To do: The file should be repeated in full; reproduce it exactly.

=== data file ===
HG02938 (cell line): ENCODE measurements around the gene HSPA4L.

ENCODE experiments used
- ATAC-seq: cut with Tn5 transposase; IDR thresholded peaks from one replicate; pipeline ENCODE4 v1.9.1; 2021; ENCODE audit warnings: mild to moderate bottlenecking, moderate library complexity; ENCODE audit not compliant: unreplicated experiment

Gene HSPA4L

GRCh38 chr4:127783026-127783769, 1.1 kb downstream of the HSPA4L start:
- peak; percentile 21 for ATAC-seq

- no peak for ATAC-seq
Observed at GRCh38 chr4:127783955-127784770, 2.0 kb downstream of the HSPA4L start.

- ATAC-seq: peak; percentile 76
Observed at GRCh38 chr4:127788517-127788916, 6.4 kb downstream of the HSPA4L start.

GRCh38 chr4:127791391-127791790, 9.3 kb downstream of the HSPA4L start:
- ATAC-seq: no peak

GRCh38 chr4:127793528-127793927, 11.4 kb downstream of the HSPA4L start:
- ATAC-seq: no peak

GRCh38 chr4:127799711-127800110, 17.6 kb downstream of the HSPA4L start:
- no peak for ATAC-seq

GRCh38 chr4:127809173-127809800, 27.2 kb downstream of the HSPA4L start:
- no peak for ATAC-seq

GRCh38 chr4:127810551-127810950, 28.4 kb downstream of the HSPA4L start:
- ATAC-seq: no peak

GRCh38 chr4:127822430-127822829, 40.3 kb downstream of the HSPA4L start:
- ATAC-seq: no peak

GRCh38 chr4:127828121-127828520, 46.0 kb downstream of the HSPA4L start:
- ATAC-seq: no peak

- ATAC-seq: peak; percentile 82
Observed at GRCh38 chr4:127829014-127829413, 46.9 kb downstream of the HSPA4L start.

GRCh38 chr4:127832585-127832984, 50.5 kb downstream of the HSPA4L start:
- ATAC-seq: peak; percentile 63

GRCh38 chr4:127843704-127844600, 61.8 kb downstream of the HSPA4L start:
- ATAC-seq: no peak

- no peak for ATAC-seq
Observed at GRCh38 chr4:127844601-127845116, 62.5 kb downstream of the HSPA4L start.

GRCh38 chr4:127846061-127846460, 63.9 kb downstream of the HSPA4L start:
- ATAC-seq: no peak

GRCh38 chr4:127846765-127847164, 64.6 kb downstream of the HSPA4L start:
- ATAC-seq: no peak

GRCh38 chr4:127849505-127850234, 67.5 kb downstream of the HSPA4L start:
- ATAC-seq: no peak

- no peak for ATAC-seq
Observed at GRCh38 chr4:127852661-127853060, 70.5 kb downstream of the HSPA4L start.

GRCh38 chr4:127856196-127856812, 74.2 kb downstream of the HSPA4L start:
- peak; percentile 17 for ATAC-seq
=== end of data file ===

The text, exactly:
HG02938 (cell line): ENCODE measurements around the gene HSPA4L.

ENCODE experiments used
- ATAC-seq: cut with Tn5 transposase; IDR thresholded peaks from one replicate; pipeline ENCODE4 v1.9.1; 2021; ENCODE audit warnings: mild to moderate bottlenecking, moderate library complexity; ENCODE audit not compliant: unreplicated experiment

Gene HSPA4L

GRCh38 chr4:127783026-127783769, 1.1 kb downstream of the HSPA4L start:
- peak; percentile 21 for ATAC-seq

- no peak for ATAC-seq
Observed at GRCh38 chr4:127783955-127784770, 2.0 kb downstream of the HSPA4L start.

- ATAC-seq: peak; percentile 76
Observed at GRCh38 chr4:127788517-127788916, 6.4 kb downstream of the HSPA4L start.

GRCh38 chr4:127791391-127791790, 9.3 kb downstream of the HSPA4L start:
- ATAC-seq: no peak

GRCh38 chr4:127793528-127793927, 11.4 kb downstream of the HSPA4L start:
- ATAC-seq: no peak

GRCh38 chr4:127799711-127800110, 17.6 kb downstream of the HSPA4L start:
- no peak for ATAC-seq

GRCh38 chr4:127809173-127809800, 27.2 kb downstream of the HSPA4L start:
- no peak for ATAC-seq

GRCh38 chr4:127810551-127810950, 28.4 kb downstream of the HSPA4L start:
- ATAC-seq: no peak

GRCh38 chr4:127822430-127822829, 40.3 kb downstream of the HSPA4L start:
- ATAC-seq: no peak

GRCh38 chr4:127828121-127828520, 46.0 kb downstream of the HSPA4L start:
- ATAC-seq: no peak

- ATAC-seq: peak; percentile 82
Observed at GRCh38 chr4:127829014-127829413, 46.9 kb downstream of the HSPA4L start.

GRCh38 chr4:127832585-127832984, 50.5 kb downstream of the HSPA4L start:
- ATAC-seq: peak; percentile 63

GRCh38 chr4:127843704-127844600, 61.8 kb downstream of the HSPA4L start:
- ATAC-seq: no peak

- no peak for ATAC-seq
Observed at GRCh38 chr4:127844601-127845116, 62.5 kb downstream of the HSPA4L start.

GRCh38 chr4:127846061-127846460, 63.9 kb downstream of the HSPA4L start:
- ATAC-seq: no peak

GRCh38 chr4:127846765-127847164, 64.6 kb downstream of the HSPA4L start:
- ATAC-seq: no peak

GRCh38 chr4:127849505-127850234, 67.5 kb downstream of the HSPA4L start:
- ATAC-seq: no peak

- no peak for ATAC-seq
Observed at GRCh38 chr4:127852661-127853060, 70.5 kb downstream of the HSPA4L start.

GRCh38 chr4:127856196-127856812, 74.2 kb downstream of the HSPA4L start:
- peak; percentile 17 for ATAC-seq